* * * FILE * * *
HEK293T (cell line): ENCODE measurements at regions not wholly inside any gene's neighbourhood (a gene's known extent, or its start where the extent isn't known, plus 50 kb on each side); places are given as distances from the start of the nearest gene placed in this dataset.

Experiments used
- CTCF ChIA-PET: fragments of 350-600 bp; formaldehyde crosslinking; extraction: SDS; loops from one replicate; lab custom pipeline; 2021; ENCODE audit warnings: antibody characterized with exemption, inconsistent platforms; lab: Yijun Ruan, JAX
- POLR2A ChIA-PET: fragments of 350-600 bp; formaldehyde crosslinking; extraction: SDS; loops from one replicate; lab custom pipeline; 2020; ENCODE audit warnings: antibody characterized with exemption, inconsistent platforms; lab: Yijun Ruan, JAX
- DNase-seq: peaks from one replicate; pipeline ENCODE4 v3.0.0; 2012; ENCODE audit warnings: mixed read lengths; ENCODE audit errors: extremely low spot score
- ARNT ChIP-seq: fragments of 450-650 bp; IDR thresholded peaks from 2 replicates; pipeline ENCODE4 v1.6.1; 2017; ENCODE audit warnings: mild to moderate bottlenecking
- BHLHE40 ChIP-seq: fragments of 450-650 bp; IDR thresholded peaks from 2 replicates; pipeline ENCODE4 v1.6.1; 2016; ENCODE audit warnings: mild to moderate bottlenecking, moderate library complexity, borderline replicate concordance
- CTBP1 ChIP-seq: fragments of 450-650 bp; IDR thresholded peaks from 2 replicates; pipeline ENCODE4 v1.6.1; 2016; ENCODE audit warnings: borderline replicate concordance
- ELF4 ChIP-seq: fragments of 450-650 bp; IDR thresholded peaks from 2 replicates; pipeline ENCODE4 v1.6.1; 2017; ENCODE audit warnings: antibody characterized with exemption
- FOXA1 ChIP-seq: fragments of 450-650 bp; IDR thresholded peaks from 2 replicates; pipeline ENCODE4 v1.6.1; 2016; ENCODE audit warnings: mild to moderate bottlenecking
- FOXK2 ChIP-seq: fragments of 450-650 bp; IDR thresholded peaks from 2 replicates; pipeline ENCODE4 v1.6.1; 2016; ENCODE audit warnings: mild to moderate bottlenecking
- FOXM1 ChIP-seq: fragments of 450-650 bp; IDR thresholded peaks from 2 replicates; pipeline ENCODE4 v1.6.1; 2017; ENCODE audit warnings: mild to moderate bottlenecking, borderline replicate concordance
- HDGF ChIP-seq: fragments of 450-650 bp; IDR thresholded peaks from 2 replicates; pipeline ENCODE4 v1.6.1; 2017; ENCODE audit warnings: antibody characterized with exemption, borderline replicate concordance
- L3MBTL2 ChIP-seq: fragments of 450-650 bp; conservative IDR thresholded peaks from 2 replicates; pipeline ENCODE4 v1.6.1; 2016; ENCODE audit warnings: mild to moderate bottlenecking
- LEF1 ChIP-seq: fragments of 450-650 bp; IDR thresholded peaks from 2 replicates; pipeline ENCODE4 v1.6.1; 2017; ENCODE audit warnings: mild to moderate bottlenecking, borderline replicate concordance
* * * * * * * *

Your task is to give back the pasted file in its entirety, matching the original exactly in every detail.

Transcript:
HEK293T (cell line): ENCODE measurements at regions not wholly inside any gene's neighbourhood (a gene's known extent, or its start where the extent isn't known, plus 50 kb on each side); places are given as distances from the start of the nearest gene placed in this dataset.

Experiments used
- CTCF ChIA-PET: fragments of 350-600 bp; formaldehyde crosslinking; extraction: SDS; loops from one replicate; lab custom pipeline; 2021; ENCODE audit warnings: antibody characterized with exemption, inconsistent platforms; lab: Yijun Ruan, JAX
- POLR2A ChIA-PET: fragments of 350-600 bp; formaldehyde crosslinking; extraction: SDS; loops from one replicate; lab custom pipeline; 2020; ENCODE audit warnings: antibody characterized with exemption, inconsistent platforms; lab: Yijun Ruan, JAX
- DNase-seq: peaks from one replicate; pipeline ENCODE4 v3.0.0; 2012; ENCODE audit warnings: mixed read lengths; ENCODE audit errors: extremely low spot score
- ARNT ChIP-seq: fragments of 450-650 bp; IDR thresholded peaks from 2 replicates; pipeline ENCODE4 v1.6.1; 2017; ENCODE audit warnings: mild to moderate bottlenecking
- BHLHE40 ChIP-seq: fragments of 450-650 bp; IDR thresholded peaks from 2 replicates; pipeline ENCODE4 v1.6.1; 2016; ENCODE audit warnings: mild to moderate bottlenecking, moderate library complexity, borderline replicate concordance
- CTBP1 ChIP-seq: fragments of 450-650 bp; IDR thresholded peaks from 2 replicates; pipeline ENCODE4 v1.6.1; 2016; ENCODE audit warnings: borderline replicate concordance
- ELF4 ChIP-seq: fragments of 450-650 bp; IDR thresholded peaks from 2 replicates; pipeline ENCODE4 v1.6.1; 2017; ENCODE audit warnings: antibody characterized with exemption
- FOXA1 ChIP-seq: fragments of 450-650 bp; IDR thresholded peaks from 2 replicates; pipeline ENCODE4 v1.6.1; 2016; ENCODE audit warnings: mild to moderate bottlenecking
- FOXK2 ChIP-seq: fragments of 450-650 bp; IDR thresholded peaks from 2 replicates; pipeline ENCODE4 v1.6.1; 2016; ENCODE audit warnings: mild to moderate bottlenecking
- FOXM1 ChIP-seq: fragments of 450-650 bp; IDR thresholded peaks from 2 replicates; pipeline ENCODE4 v1.6.1; 2017; ENCODE audit warnings: mild to moderate bottlenecking, borderline replicate concordance
- HDGF ChIP-seq: fragments of 450-650 bp; IDR thresholded peaks from 2 replicates; pipeline ENCODE4 v1.6.1; 2017; ENCODE audit warnings: antibody characterized with exemption, borderline replicate concordance
- L3MBTL2 ChIP-seq: fragments of 450-650 bp; conservative IDR thresholded peaks from 2 replicates; pipeline ENCODE4 v1.6.1; 2016; ENCODE audit warnings: mild to moderate bottlenecking
- LEF1 ChIP-seq: fragments of 450-650 bp; IDR thresholded peaks from 2 replicates; pipeline ENCODE4 v1.6.1; 2017; ENCODE audit warnings: mild to moderate bottlenecking, borderline replicate concordance